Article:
Four years later, USPTO still discards characters and hand-keys images

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Suppose that there were a computerized system operated by a government agency where the paying customer pastes text characters into the system.  Suppose the text were really important text that needs to appear at a later time in a prominent place on an official government document that bears a gold seal and the signature of the Undersecretary of Commerce.  

The normal sensible thing would be for the text characters to get auto-loaded into the system that prints the official government document, right?

If you were going to make up a hypothetical example of what would be really stupid, your hypothetical example might be that after the customer pastes the text characters into the government system, the government agency flattens the text characters into a TIF image.  And then the government agency carries out OCR (optical character recognition) to recover the text characters for the system that prints the official government document.  And then the document gets printed, and the gold seal is applied, and then the Undersecretary of Commerce signs the document.  In your hypothetical example it would be stupid to do it that way because the Office already was in possession of the actual characters, and anyway the OCR workflow costs money, and every now and then the OCR system might make a mistake.  Of course it would be better to auto-load the text from the first computer system into the second computer system.

Well, you can’t make this stuff up.  What the USPTO actually does is actually stupider than what you would make up.  Yes, several hundred times per day, every time somebody pays an Issue Fee using the web-based issue fee payment system, the customer pastes text characters for the assignee name, the city of the assignee, and the “attorney, agent or firm” into a special page in EFS-Web.  These text characters are all to be printed on the front page of the issued patent.  And yes, after the customer clicks “submit” in EFS-Web, the USPTO flattens the information into a TIF image in IFW.  But what you wouldn’t be able to make up is that USPTO does not even use OCR on those images.  Just a few days after USPTO flattened the text into image format, a human being views the TIF image on a screen and hand-keys the information into the system for printing the US patent.

No, you can’t make this stuff up.

The way that the TIF image got generated by EFS-Web is that it was vector-rendered by a computer from text character information.  This means the OCR would in fact be very close to 100% accurate if the USPTO were to use that path for recovering the characters.  But USPTO does not even use OCR to recover the text from the images.  The USPTO uses hand-keying by a human being to recover the text from the images.

Oh and the amount of time that passes during which this character information is temporarily stored in image format?  Only a few days.  The customer pays the issue fee on some particular day, and the Final Data Capture happens maybe a week later.  

Let’s look at some real-life examples.  The map above shows Radom, Poland, which I understand to be the fourteenth-largest city in Poland, having a population of over two hundred thousand people.  Radom is also the home of a company (my client) that has over the years paid to the USPTO well over a quarter of a million dollars in Filing Fees, Search Fees, Examination Fees, Issue Fees, and Maintenance Fees relating to its inventions.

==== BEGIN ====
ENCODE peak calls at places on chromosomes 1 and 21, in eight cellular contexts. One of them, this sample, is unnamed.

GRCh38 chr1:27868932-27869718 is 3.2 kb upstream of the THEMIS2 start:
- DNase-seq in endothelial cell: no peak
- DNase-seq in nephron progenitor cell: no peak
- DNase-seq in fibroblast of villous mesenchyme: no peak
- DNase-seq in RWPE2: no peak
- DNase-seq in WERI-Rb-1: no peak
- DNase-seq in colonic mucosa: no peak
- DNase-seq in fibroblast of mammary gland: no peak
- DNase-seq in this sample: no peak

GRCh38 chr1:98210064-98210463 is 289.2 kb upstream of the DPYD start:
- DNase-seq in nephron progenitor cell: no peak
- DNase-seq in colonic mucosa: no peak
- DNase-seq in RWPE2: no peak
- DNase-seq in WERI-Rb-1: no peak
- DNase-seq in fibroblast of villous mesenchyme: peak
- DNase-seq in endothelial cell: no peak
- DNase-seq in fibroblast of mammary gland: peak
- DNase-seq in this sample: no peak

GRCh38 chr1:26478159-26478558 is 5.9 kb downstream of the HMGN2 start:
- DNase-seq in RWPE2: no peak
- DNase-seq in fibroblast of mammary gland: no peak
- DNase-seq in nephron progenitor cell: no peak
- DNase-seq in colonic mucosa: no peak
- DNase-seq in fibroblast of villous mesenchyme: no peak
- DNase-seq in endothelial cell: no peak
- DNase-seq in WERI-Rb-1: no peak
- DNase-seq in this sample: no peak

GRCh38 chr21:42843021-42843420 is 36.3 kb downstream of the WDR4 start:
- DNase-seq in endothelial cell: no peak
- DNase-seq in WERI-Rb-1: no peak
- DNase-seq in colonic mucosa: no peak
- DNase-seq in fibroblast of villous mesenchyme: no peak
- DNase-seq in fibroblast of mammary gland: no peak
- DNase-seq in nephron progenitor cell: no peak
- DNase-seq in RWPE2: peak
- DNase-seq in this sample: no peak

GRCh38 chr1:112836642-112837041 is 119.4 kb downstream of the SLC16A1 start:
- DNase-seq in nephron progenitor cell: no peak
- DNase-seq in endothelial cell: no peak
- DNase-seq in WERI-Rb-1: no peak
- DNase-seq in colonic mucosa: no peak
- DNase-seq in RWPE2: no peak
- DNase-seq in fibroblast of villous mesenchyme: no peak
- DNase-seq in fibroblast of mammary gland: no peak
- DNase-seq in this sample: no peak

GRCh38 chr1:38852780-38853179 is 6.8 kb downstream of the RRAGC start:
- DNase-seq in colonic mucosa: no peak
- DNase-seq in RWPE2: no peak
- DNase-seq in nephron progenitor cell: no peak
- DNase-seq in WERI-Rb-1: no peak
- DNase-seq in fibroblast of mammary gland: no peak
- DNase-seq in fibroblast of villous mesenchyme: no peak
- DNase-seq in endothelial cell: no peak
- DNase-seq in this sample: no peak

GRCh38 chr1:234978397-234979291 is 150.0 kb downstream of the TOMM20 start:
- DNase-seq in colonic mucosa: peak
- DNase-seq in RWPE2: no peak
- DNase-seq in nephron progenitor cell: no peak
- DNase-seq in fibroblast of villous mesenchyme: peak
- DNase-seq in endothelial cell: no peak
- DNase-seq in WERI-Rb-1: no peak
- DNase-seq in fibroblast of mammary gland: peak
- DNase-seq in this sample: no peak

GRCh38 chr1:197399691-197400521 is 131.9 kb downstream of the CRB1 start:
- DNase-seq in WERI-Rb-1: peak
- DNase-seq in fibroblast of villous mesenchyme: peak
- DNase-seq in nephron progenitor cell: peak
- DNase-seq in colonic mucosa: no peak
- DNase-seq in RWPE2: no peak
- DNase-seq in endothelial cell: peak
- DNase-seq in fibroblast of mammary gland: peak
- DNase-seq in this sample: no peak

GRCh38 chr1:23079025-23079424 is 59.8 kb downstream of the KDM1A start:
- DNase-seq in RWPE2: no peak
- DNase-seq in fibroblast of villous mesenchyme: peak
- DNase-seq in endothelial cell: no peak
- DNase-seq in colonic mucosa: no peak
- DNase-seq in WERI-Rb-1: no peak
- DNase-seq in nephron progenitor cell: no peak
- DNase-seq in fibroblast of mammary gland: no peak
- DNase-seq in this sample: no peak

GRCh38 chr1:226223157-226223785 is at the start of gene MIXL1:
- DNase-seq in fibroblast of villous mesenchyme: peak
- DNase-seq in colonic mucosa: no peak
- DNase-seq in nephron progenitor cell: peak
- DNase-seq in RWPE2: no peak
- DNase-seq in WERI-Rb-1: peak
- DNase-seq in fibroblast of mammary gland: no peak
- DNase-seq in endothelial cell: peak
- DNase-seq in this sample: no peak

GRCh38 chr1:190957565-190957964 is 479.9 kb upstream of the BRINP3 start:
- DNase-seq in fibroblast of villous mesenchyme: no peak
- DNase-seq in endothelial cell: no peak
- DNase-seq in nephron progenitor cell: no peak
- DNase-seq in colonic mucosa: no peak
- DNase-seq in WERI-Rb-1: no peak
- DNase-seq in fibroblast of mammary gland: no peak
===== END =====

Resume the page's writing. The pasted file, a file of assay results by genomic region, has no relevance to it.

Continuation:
A few months ago I paid yet another Issue Fee to the USPTO on behalf of this client.  I used the web-based Issue Fee system in EFS-Web.  Here are the characters that I pasted into USPTO’s web-based form 85B:

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And here is what USPTO printed on the front page of the patent that the USPTO issued a couple of weeks ago:

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Yes, some human being saw the five letters “Radom” on a computer screen and typed the six letters “Random” into a keyboard.

Long-time readers of this blog will recall that I blogged with some enthusiasm about it when the USPTO first launched this web-based issue fee payment system in September of 2015.  In November of 2015, I blogged with disappointment that it had become clear that USPTO was hand-keying the 85B information from the web-based Issue Fee form rather than auto-loading it.  

During the four years that have passed, I would have hoped that maybe my November 2015 blog article would have prompted (or shamed) the USPTO into doing the non-stupid thing with the web-based Issue Fee payment form.  The non-stupid thing would be to start auto-loading the text characters from the first computer system into the second computer system.

But even now in 2019, four years later, USPTO continues to take the text characters provided by the customer in the web-based form, and flatten them to TIF images, and then just a few days later the USPTO has a human being hand-key those same characters into a second computer system.

It pains me to have to say that this is not the first time that the USPTO caused this exact harm to this exact customer.  In 2017 I paid an Issue Fee for this same client, and I used the web-based Issue Fee form.  I pasted the five characters “Radom” into the web-based form.  And the USPTO human being hand-keyed the six characters “Random” into the system for printing the US patent. 

We will, of course, ask the USPTO to provide a corrected patent with the front-page information spelled correctly (not a mere certificate of correction) pursuant to 37 CFR § 1.322(b).

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